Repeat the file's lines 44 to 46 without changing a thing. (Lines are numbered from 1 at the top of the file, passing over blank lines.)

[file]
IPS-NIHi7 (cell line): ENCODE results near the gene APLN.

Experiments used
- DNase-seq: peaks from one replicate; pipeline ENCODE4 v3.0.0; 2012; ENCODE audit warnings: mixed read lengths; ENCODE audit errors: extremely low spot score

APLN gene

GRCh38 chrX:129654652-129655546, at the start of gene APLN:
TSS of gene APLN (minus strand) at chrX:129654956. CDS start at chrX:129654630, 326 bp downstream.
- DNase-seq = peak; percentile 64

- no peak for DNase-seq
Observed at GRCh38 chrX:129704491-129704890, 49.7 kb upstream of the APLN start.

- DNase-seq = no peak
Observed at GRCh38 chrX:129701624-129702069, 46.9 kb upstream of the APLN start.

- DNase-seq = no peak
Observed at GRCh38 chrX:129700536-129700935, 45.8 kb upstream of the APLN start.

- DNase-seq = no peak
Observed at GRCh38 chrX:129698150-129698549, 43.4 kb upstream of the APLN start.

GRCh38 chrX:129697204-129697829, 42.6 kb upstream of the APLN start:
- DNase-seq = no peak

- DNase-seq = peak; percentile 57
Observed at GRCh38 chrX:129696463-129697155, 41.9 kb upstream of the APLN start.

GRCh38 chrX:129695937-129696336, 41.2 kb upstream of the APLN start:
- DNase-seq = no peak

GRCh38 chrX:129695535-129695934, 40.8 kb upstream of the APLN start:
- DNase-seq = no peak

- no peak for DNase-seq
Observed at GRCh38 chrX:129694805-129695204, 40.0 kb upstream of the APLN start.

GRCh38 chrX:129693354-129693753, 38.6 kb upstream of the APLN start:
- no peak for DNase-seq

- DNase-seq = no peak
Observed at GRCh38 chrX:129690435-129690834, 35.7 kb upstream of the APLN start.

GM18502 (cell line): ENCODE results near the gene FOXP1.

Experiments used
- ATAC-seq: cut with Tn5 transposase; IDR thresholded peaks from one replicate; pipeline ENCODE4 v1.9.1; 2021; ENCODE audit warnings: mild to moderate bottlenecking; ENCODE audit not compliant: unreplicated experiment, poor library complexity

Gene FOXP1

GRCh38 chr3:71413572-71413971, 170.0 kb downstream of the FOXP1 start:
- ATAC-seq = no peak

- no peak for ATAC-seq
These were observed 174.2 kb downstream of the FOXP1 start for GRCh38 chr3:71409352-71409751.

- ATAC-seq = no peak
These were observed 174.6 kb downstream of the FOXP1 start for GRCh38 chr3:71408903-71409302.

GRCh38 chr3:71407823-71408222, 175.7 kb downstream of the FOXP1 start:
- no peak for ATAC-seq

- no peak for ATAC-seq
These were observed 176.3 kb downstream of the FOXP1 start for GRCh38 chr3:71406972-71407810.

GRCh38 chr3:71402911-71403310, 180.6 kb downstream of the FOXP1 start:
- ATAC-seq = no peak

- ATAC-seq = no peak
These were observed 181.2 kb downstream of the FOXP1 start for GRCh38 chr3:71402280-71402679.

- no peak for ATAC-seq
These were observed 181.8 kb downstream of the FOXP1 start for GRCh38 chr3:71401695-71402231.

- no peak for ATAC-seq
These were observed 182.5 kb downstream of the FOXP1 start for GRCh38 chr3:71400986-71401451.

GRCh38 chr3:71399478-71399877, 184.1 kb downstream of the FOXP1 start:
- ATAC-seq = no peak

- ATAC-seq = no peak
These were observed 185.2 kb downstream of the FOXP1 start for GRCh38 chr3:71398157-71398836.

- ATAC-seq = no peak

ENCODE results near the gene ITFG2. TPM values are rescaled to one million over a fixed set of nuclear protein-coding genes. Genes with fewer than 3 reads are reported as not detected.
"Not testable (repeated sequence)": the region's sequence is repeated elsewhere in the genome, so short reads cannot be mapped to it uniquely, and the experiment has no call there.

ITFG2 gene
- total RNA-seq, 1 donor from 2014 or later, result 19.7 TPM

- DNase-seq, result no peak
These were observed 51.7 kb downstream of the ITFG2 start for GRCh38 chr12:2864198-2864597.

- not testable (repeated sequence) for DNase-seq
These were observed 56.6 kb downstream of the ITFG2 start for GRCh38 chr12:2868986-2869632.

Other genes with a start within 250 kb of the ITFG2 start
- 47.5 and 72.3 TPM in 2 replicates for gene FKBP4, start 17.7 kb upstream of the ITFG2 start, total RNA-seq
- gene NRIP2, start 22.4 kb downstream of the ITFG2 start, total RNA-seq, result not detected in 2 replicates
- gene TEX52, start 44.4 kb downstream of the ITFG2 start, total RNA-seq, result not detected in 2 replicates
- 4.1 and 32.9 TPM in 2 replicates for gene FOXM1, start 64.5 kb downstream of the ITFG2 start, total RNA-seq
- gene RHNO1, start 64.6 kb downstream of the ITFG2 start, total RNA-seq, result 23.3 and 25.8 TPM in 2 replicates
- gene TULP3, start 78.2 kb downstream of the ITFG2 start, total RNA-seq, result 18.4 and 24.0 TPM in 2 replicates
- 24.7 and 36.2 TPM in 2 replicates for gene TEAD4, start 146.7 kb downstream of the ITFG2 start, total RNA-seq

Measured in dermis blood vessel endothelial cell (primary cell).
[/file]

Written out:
GRCh38 chr3:71402911-71403310, 180.6 kb downstream of the FOXP1 start:
- ATAC-seq = no peak

- ATAC-seq = no peak